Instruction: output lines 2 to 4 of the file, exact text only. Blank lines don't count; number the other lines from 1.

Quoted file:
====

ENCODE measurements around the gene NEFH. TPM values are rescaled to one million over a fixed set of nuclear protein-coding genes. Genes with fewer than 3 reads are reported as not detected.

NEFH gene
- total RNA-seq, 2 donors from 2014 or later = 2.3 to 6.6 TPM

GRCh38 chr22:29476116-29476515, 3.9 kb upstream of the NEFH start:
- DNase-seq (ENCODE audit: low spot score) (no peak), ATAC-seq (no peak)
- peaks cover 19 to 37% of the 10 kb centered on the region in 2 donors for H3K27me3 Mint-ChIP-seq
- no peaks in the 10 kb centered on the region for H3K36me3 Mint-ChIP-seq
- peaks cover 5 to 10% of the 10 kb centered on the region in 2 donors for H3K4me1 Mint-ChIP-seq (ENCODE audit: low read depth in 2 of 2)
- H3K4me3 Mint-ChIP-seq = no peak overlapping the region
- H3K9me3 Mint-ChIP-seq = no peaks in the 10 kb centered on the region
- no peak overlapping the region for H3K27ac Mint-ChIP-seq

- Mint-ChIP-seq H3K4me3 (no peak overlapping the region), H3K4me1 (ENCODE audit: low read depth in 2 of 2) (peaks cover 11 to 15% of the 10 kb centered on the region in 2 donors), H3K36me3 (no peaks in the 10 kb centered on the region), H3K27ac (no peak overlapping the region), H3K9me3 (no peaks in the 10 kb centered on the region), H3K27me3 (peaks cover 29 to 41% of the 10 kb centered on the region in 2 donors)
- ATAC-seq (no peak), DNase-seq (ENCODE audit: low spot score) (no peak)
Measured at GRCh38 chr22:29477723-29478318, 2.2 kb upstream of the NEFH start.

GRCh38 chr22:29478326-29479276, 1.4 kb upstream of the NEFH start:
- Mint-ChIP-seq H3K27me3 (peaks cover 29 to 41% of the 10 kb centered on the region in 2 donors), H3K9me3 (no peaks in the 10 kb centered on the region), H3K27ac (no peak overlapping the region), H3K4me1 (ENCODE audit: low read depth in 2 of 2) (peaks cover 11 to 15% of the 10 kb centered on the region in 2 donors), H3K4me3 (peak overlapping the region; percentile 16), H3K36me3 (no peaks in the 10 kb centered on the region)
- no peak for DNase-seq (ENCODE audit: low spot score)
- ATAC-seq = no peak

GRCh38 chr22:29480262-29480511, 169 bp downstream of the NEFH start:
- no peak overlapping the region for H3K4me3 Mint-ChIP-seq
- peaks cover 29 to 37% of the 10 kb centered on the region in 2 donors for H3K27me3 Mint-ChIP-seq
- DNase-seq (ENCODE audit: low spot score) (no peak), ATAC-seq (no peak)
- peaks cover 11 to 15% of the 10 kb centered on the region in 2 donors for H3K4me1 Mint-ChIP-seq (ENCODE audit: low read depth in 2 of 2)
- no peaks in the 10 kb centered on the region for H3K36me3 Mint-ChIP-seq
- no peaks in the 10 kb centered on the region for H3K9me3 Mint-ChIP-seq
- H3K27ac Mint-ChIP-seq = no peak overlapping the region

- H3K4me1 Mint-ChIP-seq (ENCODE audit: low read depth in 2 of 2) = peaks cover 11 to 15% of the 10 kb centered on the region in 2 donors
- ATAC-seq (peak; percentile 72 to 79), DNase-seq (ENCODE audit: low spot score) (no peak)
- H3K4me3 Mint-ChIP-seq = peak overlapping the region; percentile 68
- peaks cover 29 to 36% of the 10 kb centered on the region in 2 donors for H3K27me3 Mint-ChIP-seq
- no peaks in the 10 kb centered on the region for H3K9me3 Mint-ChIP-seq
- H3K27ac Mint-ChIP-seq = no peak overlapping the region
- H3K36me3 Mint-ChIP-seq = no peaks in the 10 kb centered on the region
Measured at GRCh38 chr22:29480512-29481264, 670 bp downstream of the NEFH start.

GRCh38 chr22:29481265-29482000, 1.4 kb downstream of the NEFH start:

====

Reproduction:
NEFH gene
- total RNA-seq, 2 donors from 2014 or later = 2.3 to 6.6 TPM

GRCh38 chr22:29476116-29476515, 3.9 kb upstream of the NEFH start: